not in trouble, but in a safe and glorious condition. Thou calledst in trouble, and I delivered thee,.... That is, when Israel were in trouble in Egypt, as the Targum adds, and they cried unto the Lord in their distress, he heard them, and answered them, and sent them a deliverer, and brought them out of all their troubles, Exodus 3:7.

I answered thee in the secret place of thunder; by bringing the plague of thunder and lightnings upon the Egyptians, when the Israelites were hidden from them; a sense given by some, as Kimchi observes: or rather this was done when the Lord looked out of the pillar of cloud at the Red sea upon the Egyptian host, and troubled them; at which time the voice of his thunder was heard in heaven, Psalm 77:16. Some think this has reference to the thunder at the giving of the law on Mount Sinai; but the sense before given is best:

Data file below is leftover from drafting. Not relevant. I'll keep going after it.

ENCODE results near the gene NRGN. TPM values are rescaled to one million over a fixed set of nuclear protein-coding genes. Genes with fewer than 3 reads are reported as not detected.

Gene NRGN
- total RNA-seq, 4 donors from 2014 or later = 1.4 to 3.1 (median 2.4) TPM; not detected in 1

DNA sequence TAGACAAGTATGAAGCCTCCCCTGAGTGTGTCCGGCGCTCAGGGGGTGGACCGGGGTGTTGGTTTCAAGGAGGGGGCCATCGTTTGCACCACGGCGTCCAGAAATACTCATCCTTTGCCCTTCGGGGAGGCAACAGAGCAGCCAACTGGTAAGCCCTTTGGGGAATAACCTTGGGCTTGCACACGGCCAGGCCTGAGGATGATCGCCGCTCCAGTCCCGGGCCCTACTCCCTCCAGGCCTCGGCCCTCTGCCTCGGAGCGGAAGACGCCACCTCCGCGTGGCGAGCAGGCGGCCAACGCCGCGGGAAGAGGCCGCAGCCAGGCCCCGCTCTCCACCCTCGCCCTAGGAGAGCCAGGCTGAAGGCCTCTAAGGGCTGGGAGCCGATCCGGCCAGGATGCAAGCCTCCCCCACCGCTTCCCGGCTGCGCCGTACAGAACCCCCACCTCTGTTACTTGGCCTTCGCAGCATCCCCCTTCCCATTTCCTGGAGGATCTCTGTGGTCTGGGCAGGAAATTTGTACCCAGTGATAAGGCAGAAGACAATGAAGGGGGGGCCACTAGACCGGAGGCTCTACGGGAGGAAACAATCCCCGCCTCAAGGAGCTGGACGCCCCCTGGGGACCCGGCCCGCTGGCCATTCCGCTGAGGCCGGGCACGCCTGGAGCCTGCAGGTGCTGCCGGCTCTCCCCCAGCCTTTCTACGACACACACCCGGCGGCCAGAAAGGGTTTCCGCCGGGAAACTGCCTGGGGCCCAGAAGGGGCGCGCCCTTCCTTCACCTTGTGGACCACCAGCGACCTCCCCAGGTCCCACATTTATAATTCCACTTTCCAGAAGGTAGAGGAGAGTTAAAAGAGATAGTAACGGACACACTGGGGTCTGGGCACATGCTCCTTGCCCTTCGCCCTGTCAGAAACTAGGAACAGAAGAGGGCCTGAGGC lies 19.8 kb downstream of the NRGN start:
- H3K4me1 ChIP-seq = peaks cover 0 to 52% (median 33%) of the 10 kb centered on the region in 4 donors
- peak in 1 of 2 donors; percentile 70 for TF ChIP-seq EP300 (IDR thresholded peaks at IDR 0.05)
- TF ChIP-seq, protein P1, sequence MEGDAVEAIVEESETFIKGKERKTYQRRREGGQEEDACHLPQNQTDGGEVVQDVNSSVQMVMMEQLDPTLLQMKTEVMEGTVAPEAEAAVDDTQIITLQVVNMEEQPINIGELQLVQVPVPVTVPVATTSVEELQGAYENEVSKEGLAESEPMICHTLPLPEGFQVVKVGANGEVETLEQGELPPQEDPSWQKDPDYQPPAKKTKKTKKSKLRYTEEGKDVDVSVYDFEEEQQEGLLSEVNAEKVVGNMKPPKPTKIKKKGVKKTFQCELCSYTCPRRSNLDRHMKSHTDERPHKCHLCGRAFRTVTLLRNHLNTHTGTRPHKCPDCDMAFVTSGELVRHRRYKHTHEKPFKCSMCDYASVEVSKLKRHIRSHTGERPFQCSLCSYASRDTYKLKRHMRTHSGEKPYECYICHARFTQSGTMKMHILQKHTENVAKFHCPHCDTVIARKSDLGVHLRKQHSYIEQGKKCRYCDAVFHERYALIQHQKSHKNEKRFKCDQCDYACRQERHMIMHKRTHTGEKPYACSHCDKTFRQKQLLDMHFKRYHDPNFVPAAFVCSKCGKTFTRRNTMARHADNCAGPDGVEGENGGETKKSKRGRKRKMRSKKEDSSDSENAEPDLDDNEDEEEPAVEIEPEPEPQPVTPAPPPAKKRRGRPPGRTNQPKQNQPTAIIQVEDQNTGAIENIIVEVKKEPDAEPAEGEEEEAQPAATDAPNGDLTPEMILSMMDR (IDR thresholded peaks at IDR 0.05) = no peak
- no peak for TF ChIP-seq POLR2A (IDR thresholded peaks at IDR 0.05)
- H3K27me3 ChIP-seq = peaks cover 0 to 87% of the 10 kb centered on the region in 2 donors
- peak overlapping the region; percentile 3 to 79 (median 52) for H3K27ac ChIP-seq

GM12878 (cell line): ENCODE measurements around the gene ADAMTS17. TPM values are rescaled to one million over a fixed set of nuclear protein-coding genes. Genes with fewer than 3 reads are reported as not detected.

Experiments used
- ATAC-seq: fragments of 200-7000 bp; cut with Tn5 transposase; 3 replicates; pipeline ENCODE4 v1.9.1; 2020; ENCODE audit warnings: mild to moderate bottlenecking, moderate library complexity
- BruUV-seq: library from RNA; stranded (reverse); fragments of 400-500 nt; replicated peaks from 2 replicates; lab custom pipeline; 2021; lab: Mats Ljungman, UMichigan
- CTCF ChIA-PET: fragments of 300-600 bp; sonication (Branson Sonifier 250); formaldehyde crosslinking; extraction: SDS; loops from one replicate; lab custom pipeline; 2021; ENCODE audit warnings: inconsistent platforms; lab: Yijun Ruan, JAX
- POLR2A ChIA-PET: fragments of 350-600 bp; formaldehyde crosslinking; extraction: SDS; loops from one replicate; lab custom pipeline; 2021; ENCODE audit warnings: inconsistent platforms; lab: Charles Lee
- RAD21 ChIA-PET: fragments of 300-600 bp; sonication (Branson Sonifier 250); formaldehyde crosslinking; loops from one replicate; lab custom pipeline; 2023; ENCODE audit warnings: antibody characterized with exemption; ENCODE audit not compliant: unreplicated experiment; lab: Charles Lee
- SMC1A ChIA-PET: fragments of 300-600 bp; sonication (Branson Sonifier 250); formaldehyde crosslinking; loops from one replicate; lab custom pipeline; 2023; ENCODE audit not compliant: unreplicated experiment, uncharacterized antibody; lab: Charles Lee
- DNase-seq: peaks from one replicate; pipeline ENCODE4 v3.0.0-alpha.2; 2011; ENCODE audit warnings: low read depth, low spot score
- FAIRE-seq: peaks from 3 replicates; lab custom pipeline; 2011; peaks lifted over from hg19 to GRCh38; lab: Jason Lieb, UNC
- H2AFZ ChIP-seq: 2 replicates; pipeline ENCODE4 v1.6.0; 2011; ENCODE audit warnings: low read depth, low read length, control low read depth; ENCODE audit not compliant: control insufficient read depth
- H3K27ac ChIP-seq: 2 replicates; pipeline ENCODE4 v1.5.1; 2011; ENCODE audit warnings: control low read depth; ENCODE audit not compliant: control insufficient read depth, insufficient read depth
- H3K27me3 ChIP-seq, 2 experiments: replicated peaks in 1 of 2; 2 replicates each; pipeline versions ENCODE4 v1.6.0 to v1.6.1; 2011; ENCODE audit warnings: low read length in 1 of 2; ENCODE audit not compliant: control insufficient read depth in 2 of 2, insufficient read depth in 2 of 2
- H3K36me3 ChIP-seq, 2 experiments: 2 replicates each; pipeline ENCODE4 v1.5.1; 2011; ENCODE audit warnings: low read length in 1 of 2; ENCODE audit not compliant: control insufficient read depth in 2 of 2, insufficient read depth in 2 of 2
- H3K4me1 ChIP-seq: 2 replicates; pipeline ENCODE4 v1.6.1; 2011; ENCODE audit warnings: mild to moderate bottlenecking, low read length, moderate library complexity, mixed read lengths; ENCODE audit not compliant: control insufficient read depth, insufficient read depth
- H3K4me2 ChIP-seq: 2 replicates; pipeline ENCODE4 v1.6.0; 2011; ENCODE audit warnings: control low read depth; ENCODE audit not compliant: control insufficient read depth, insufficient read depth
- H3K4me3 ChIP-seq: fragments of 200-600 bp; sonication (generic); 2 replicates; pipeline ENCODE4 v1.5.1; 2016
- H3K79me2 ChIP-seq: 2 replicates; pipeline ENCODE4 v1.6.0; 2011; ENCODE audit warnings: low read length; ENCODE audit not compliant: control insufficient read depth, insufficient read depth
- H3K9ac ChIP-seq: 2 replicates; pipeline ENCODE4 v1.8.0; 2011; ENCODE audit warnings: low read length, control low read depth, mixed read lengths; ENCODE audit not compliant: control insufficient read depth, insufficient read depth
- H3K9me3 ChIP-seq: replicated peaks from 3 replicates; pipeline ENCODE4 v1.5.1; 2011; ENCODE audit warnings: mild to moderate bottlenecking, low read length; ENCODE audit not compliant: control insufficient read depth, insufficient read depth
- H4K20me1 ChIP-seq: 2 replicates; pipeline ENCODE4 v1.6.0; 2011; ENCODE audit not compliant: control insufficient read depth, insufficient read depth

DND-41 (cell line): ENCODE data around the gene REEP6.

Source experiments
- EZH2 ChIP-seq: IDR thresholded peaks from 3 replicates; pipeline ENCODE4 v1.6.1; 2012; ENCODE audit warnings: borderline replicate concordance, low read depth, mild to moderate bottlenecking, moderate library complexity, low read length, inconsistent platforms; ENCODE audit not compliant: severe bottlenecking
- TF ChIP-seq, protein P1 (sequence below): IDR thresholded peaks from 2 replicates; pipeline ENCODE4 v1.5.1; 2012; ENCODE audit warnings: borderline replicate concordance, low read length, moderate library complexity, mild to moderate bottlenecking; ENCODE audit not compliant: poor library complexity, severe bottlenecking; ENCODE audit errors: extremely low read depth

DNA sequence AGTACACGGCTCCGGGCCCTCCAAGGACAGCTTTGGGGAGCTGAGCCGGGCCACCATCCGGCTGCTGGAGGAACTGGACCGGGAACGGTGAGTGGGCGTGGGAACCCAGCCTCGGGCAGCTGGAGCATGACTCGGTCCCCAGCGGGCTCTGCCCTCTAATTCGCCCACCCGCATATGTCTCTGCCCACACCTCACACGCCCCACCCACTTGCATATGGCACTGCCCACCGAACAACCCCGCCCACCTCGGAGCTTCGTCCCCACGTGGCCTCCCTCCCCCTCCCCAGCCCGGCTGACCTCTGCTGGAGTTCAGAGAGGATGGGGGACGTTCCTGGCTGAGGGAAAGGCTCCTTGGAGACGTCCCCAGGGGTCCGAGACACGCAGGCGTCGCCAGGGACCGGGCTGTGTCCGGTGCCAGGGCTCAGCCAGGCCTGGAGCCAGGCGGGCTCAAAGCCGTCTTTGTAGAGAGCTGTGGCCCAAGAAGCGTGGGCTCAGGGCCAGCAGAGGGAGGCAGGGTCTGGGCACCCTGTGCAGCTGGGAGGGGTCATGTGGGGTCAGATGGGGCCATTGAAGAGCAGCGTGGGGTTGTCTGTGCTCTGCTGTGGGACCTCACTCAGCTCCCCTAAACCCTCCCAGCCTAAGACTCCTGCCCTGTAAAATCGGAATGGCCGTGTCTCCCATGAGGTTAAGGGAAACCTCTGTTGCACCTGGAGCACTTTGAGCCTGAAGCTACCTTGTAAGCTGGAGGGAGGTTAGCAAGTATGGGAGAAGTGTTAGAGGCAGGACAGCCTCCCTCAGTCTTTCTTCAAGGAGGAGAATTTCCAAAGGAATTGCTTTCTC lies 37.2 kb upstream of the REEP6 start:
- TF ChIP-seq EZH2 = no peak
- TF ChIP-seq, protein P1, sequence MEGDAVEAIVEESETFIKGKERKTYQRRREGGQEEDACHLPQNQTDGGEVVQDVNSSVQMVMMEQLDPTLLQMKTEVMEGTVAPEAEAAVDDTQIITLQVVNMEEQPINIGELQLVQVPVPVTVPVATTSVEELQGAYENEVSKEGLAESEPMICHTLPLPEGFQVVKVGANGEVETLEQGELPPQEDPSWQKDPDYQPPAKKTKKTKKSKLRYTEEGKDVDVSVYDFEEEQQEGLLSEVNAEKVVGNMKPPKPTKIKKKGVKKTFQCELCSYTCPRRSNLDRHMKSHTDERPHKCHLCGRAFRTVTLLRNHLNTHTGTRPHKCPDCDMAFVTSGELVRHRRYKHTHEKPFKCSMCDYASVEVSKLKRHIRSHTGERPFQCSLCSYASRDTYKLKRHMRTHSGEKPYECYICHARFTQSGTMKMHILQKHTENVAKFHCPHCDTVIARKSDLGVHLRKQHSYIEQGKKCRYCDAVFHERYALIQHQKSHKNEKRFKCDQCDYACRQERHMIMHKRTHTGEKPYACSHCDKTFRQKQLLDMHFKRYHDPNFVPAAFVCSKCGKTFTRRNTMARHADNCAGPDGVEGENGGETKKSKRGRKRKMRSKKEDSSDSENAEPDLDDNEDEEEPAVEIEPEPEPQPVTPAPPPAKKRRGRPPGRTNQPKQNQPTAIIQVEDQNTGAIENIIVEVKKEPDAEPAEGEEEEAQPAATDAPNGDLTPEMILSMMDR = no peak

I proved thee at the waters of Meribah; by withholding water from them to try them, and see whether they would behave patiently, and put their trust and confidence in the Lord, or not; see Exodus 17:4.

Selah. See Gill on Psalm 3:2.

Thou calledst in trouble, and I delivered thee; I {g} answered thee in the secret place of thunder: I proved thee at the waters of Meribah. Selah.

(g) By a strange and wonderful fashion.

7. From the divine decree for Israel’s liberation the transition to an address to Israel is easy. Israel of the present is regarded as one with Israel of the past.

Thou calledst &c.] For the phrase cp. Psalm 50:15; and for the fact, Exodus 2:23 ff.

in the secret place of thunder] In the covert of the thunder-cloud God conceals and reveals Himself (Psalm 18:11; Psalm 18:13; Psalm 77:17 ff.). At the passage of the Red Sea, when Israel was sore afraid and cried out unto Jehovah, He “looked forth upon the host of the Egyptians through the pillar of fire and of cloud, and discomfited the host of the Egyptians” (Exodus 14:10; Exodus 14:24).